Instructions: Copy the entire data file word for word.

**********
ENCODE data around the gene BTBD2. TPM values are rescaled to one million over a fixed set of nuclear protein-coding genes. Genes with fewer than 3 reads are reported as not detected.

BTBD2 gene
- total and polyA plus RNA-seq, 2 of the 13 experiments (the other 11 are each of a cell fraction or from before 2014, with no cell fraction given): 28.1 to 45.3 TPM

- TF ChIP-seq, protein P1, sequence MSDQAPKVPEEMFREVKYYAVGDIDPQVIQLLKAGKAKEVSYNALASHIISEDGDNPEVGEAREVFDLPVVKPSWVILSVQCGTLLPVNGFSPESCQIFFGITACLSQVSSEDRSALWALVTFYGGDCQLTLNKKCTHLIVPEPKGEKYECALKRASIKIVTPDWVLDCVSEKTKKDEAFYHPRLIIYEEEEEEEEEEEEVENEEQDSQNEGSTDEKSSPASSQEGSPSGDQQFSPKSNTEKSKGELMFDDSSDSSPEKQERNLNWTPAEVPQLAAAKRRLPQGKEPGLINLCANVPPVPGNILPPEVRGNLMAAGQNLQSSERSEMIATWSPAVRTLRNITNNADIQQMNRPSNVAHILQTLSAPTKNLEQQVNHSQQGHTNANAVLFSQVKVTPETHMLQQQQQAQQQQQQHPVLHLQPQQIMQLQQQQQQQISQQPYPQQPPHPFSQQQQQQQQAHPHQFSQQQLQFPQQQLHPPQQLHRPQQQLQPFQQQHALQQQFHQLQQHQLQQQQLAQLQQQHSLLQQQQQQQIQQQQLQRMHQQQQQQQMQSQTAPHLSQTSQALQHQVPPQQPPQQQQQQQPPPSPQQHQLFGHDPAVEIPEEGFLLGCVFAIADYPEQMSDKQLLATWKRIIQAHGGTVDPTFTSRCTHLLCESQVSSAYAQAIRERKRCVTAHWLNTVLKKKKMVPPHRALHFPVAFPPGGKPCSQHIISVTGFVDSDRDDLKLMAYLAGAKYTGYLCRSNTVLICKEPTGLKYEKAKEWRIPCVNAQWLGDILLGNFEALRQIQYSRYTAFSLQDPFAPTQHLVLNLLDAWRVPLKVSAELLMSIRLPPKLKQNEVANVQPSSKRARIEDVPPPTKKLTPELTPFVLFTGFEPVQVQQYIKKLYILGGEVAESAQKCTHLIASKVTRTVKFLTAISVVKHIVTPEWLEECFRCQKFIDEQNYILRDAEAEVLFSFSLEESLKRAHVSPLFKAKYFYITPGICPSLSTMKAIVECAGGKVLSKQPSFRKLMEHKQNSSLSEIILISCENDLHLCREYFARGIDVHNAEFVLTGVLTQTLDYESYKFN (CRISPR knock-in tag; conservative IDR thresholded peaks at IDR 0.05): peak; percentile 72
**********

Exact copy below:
ENCODE data around the gene BTBD2. TPM values are rescaled to one million over a fixed set of nuclear protein-coding genes. Genes with fewer than 3 reads are reported as not detected.

BTBD2 gene
- total and polyA plus RNA-seq, 2 of the 13 experiments (the other 11 are each of a cell fraction or from before 2014, with no cell fraction given): 28.1 to 45.3 TPM

- TF ChIP-seq, protein P1, sequence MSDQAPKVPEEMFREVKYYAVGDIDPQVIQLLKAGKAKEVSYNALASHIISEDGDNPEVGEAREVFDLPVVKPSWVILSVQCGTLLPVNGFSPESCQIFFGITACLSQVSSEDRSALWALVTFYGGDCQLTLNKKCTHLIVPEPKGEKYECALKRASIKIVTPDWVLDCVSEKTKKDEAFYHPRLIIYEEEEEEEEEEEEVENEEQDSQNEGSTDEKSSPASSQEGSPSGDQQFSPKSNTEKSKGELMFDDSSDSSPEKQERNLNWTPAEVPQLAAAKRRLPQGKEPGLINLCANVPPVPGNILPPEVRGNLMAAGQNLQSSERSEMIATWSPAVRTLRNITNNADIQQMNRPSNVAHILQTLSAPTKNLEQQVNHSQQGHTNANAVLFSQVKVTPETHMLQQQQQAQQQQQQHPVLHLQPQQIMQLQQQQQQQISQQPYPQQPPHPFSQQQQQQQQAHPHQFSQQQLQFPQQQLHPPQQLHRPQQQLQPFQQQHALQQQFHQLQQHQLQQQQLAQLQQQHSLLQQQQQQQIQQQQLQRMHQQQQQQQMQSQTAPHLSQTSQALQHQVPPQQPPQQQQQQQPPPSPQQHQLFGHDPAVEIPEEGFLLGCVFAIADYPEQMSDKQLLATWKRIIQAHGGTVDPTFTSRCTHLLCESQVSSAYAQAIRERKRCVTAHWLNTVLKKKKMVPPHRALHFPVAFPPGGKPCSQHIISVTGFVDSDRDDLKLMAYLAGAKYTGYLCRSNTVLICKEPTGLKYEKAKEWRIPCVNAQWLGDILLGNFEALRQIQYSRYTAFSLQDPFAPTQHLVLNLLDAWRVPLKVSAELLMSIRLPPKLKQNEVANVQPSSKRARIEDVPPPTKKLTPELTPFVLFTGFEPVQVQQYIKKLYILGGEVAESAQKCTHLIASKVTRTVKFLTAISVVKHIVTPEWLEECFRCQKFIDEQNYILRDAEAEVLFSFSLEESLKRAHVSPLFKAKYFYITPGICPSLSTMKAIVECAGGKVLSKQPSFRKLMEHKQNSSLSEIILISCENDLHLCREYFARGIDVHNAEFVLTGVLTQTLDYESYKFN (CRISPR knock-in tag; conservative IDR thresholded peaks at IDR 0.05): peak; percentile 72